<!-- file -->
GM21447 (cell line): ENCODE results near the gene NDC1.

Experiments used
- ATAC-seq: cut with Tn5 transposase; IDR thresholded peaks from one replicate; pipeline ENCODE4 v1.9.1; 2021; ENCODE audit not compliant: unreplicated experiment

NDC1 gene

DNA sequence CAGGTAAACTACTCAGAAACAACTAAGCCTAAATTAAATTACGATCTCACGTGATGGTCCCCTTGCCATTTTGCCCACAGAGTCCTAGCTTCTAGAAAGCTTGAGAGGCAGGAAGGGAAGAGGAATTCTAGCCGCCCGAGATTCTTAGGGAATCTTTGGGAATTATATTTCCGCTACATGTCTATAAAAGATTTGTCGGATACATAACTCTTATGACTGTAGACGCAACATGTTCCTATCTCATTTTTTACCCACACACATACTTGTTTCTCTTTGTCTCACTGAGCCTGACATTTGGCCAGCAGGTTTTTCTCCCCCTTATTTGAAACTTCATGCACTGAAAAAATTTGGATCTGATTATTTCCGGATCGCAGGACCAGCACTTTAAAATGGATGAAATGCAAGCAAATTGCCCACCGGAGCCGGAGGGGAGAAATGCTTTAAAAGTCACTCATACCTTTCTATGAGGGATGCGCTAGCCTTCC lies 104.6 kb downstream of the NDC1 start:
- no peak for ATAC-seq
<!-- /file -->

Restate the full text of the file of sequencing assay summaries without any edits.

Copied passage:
GM21447 (cell line): ENCODE results near the gene NDC1.

Experiments used
- ATAC-seq: cut with Tn5 transposase; IDR thresholded peaks from one replicate; pipeline ENCODE4 v1.9.1; 2021; ENCODE audit not compliant: unreplicated experiment

NDC1 gene

DNA sequence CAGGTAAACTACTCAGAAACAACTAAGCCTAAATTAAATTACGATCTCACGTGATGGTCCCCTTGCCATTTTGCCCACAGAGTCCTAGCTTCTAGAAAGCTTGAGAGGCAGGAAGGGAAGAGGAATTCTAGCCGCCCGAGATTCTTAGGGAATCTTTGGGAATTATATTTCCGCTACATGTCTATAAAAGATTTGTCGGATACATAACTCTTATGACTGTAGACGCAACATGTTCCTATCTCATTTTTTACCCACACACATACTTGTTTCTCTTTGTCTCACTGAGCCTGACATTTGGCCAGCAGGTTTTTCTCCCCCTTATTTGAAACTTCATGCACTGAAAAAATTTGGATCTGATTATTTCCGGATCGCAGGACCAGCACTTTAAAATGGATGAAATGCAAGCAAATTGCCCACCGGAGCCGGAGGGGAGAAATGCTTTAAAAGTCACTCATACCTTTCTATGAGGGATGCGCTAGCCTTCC lies 104.6 kb downstream of the NDC1 start:
- no peak for ATAC-seq